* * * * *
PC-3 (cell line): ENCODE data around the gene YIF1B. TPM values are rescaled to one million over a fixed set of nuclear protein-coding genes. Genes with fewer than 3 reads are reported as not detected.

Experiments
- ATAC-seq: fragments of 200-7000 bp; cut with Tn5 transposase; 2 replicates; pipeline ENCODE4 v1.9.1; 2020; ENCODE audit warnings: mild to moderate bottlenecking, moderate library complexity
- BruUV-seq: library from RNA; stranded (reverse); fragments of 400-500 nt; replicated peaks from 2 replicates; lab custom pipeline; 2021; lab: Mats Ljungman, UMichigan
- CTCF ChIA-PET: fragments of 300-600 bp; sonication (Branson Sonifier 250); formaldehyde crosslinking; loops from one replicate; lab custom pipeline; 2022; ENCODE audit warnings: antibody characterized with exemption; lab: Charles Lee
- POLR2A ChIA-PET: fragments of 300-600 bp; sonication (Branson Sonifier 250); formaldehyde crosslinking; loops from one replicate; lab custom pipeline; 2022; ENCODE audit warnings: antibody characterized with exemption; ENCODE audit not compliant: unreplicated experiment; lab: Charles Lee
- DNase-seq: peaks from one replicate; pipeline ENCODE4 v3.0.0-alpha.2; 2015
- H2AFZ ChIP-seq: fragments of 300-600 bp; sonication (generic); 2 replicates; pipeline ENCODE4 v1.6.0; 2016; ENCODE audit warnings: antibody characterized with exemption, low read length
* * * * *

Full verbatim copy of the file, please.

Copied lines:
PC-3 (cell line): ENCODE data around the gene YIF1B. TPM values are rescaled to one million over a fixed set of nuclear protein-coding genes. Genes with fewer than 3 reads are reported as not detected.

Experiments
- ATAC-seq: fragments of 200-7000 bp; cut with Tn5 transposase; 2 replicates; pipeline ENCODE4 v1.9.1; 2020; ENCODE audit warnings: mild to moderate bottlenecking, moderate library complexity
- BruUV-seq: library from RNA; stranded (reverse); fragments of 400-500 nt; replicated peaks from 2 replicates; lab custom pipeline; 2021; lab: Mats Ljungman, UMichigan
- CTCF ChIA-PET: fragments of 300-600 bp; sonication (Branson Sonifier 250); formaldehyde crosslinking; loops from one replicate; lab custom pipeline; 2022; ENCODE audit warnings: antibody characterized with exemption; lab: Charles Lee
- POLR2A ChIA-PET: fragments of 300-600 bp; sonication (Branson Sonifier 250); formaldehyde crosslinking; loops from one replicate; lab custom pipeline; 2022; ENCODE audit warnings: antibody characterized with exemption; ENCODE audit not compliant: unreplicated experiment; lab: Charles Lee
- DNase-seq: peaks from one replicate; pipeline ENCODE4 v3.0.0-alpha.2; 2015
- H2AFZ ChIP-seq: fragments of 300-600 bp; sonication (generic); 2 replicates; pipeline ENCODE4 v1.6.0; 2016; ENCODE audit warnings: antibody characterized with exemption, low read length